JAY-Z and Beyonce Have Rebranded Themselves As Vulnerable, Endearing Superstars
For maybe the first time in his storied, decades-long career, JAY-Z sounded bashful on a track. The man who always built an aura of invincibility, superiority and braggadocio had to take a second to collect himself. “Yo, chill man,” he says to his wife with a slight giggle.
“We keeping it real with these people, right?” retorts the one and only Beyonce, to which Jay eventually submits. Later, when she says “In a glass house, still throwing stones,” it’s quietly a shocking revelation. Beyonce is telling the world, yes, the Carters are flawed, yes, they’re normal, and now they’ll let the world in to take a peek. It’s quite the rebrand for two of the most famous people on earth, and that may fuel the next stage of their public lives as a couple (a quintet when including their three children).
The Carters have been peeling back the curtains in all facets of their empire, and it may have finally peaked on their new collaborative album Everything Is Love. The record is the natural conclusion to a trilogy (maybe including a prequel from Solange) born out of their most controversial public moment - that fateful elevator ride in 2014. Now, the Carters appear ready to fully embrace the new, transparent phase of their public lives.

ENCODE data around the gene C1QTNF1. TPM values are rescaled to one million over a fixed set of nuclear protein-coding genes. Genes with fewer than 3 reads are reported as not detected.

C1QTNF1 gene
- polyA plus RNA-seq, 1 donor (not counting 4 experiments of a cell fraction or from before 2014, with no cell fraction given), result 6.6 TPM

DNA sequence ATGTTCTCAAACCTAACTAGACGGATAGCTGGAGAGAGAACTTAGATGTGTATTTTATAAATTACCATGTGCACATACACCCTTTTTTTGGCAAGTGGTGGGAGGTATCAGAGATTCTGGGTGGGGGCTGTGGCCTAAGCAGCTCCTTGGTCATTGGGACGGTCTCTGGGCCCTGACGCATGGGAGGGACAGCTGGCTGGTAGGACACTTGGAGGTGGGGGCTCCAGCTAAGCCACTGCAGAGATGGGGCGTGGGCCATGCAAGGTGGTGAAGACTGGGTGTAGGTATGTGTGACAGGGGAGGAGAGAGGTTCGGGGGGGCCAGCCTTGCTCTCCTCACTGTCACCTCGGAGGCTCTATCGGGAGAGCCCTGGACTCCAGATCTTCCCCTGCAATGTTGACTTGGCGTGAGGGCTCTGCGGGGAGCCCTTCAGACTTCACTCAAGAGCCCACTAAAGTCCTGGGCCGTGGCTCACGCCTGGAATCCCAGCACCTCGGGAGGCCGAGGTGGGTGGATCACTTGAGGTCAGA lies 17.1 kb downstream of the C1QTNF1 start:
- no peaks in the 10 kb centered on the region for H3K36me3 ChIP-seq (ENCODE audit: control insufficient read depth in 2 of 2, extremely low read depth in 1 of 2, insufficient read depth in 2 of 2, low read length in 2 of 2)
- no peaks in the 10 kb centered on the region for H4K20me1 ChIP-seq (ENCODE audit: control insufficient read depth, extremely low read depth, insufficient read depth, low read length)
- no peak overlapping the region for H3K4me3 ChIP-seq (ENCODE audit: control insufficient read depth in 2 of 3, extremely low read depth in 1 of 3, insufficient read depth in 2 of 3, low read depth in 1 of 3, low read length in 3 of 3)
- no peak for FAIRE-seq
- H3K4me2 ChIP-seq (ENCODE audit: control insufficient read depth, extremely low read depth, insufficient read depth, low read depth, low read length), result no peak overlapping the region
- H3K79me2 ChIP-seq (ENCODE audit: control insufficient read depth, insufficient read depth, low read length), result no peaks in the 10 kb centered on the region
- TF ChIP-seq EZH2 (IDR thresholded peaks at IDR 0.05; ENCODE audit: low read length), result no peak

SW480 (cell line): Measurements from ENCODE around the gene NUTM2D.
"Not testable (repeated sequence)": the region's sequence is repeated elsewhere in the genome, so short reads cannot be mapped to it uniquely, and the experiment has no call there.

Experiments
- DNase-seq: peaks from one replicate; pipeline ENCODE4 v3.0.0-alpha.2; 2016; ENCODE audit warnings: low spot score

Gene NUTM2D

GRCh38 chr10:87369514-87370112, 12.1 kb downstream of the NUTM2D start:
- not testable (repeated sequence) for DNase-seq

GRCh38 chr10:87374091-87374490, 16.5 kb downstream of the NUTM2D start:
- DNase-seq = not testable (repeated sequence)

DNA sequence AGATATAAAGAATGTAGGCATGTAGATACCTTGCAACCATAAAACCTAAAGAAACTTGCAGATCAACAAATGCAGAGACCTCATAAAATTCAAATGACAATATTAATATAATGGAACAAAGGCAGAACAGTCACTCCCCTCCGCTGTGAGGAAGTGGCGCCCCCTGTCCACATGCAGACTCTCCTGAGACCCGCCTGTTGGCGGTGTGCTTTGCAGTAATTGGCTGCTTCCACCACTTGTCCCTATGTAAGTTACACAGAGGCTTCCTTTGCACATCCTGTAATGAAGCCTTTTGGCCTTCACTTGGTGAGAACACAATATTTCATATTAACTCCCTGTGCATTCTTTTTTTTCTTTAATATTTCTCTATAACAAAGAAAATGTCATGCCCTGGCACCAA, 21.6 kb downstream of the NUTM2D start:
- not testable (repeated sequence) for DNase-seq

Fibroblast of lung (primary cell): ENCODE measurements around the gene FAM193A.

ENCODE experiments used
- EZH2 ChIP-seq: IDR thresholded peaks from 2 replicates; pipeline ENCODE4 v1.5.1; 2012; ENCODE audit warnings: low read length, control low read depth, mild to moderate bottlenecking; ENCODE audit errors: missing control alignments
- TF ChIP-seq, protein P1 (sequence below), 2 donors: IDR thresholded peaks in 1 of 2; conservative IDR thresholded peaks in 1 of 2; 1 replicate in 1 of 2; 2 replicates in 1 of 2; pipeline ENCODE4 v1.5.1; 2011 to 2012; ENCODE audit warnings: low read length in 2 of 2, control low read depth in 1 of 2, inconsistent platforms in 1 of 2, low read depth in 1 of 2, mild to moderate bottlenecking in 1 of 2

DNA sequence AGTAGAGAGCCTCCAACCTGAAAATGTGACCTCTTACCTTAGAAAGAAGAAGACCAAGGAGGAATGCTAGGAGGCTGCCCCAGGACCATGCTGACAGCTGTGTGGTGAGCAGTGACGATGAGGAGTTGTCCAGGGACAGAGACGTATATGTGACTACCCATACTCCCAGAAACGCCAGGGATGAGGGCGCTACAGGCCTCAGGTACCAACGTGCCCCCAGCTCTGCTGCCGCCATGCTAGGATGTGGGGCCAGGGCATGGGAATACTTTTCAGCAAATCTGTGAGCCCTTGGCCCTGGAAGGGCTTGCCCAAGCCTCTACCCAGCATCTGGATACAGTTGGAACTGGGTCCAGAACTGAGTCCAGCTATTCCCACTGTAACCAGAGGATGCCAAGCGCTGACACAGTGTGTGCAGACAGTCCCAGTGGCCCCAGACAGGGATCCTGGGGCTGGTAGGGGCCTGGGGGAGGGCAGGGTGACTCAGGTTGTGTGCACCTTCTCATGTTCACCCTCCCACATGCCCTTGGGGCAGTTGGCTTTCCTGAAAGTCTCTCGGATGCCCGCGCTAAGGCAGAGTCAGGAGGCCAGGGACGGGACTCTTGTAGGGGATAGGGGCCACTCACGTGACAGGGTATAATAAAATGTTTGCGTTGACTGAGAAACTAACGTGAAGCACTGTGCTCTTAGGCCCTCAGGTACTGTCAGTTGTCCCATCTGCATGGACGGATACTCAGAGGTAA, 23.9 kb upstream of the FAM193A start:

Beyonce and JAY have always sprinkled intimate moments into their music, allowing listeners quick peeks into their lives, but now they’re welcoming them into the house and asking them to take off their coats and get comfortable. Everything is fair game for the Carters. Infidelity? Deep, dark family secrets? Addressing daddy issues? The Carter children? All are unveiled in Lemonade, 4:44 and Everything Is Love.
The revelations occur elsewhere as well. Beyonce’s Formation Tour featured intimate slideshows with never-before-seen photos of the couple and their daughter Blue Ivy. On JAY’s 4:44 Tour, personal photos lit up the night on massive screens that eventually shifted into a cocoon around him as he agonizingly apologized to Beyonce over and over on the track that gave the album and tour its name.
The rebrand of sorts may simply be because the Carters just don’t care about public perception anymore. At one point on their new album, Beyonce literally says “I don’t give a damn about the fame,” and later she scoffs at the idea of metrics like Spotify numbers being capable of quantifying her success. It may be true, the Carters may be larger than life, and the numbers may be useless in calculating their relevance. Their numbers have generally trended down, as the projected first-week sales numbers for Everything Is Love would be the lowest of Beyonce’s career and near the bottom of JAY’s catalog, below their competition like Drake, Rihanna, Kendrick Lamar and others.